57. Correct me if I'm wrong, but I would assume that this rise in water level is not tide driven, but water runoff (rain, snow, etc)driven. Otherwise it would be happening with 8 hour frequency, not multiple year frequency.

  58. Wow, I love this picture... Nice lighting, and the man just adds a humane touch to the composition...

  59. Abraham Lincoln, sorry to hear you weren't feeling well and glad to know you are home. Sending {{{hugs and kisses}}} and some spring flowers from Virginia. p.s. hope that's "ok", I mean the xox's, a girl needs to be careful these days. :)

    Ahhhh, There was a party last light, Eric was drunk, Guille has been annointed Guillemette the First! and Lois is painting "Kissing Sur le Seine" hehehe, such fun on PDP. ;)

  60. Oh, this photo is gorgeous -- steeped like tea in the light. The splash of colour from his jacket (bag?) adds so much to the scene.

  61. Abraham my best wishes to you. Get well soon. Really soon!

    Lynn did you say macarons? I'll be right there!

    Petrea you can stop by anytime you want!!!!!!!!!!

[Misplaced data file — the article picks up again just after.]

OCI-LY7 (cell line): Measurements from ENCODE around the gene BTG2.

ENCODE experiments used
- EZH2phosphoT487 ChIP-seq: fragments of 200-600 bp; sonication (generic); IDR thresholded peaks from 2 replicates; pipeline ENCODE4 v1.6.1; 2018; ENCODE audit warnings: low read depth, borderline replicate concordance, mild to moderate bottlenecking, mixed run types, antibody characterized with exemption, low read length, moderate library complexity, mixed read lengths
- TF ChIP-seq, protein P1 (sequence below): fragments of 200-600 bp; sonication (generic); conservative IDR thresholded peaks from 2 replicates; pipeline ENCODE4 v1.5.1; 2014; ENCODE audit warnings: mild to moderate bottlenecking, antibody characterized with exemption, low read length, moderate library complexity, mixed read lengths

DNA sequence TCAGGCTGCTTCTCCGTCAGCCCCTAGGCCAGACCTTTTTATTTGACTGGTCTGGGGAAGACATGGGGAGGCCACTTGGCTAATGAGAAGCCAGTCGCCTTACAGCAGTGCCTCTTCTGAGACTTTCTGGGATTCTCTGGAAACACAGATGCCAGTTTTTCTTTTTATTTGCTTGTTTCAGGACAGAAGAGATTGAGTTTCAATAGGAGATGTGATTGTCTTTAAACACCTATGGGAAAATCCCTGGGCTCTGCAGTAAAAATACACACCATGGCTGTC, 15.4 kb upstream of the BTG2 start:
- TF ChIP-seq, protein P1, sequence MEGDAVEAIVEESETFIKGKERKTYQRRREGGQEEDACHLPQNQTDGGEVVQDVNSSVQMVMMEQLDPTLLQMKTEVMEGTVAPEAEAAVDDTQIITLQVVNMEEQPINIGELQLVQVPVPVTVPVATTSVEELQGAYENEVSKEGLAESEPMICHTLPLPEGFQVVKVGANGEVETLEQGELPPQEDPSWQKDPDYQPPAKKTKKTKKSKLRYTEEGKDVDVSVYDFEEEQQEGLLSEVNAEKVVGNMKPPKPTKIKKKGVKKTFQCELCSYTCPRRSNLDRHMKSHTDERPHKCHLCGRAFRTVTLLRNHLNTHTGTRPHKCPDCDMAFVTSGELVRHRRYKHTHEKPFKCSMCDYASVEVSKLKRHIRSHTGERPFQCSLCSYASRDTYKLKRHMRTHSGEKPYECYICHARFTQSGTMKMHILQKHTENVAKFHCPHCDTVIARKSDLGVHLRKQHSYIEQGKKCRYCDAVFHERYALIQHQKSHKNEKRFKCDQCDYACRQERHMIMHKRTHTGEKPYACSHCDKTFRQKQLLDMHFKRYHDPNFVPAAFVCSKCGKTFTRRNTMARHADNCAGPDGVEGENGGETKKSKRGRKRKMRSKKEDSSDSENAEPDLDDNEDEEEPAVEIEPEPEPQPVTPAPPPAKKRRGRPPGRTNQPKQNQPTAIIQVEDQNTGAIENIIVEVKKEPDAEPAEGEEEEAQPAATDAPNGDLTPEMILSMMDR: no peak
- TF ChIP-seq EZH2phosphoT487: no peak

62. Monica I meant to tell you something -- I remembered that you said that you were "fascinated by Marie Antoinette's story." I am reading "Memoirs Of Madame Vigee Lebrun". She was the painter that painted all those paintings of Marie Antoinette (and other royals). She was fortunate enough to have the insight to leave Paris before getting her head removed. She wrote her memoirs when she was old and had returned to Paris. It's really interesting, and you feel like you are really seeing the Queen -- for real. Not some second hand account of what she was. Anyway, I thought you might like to know this. >^..^< You can also see the entire book on line.

  63. Ra, Dieu du Soleil.
    Reine Guillemette I, Maîtresse d'Anglais et des Tambours.

    Throw in a couple of Yanks, and this could be a fun party. I've always wanted to rub elbows with royalty and deities. Too bad we can't have Comte Lucio de Cellule de Prison.

    (Get well soon, M. Lincoln)

  64. Eric, "Je suis pété", moi je n'ai pas osé!! LOL.

    yes we also use this word in "PTDR" but it means "broken" by laugh more than drunk. :)

    you're funny AND unique too. Trust me! ;)

    I swear I'll try to use special words to please you. I have to thank the American/English series, they help to learn some expressions that an English teacher would never teach you! And don't forget, you're welcome anytime you want.

    I'm very glad I don't have to learn French as a second language. Take any word and I bet you'll find 12 different uses for it. At least. LOOOOL

    About the picture, I won't use this metro until monday, so I'll try to take it, but it's uncomfortable to look like a tourist among all this friendly and funny parisians on monday morning (okay, boring and sad parisians)...LOL They will hate me to be happy and smiling.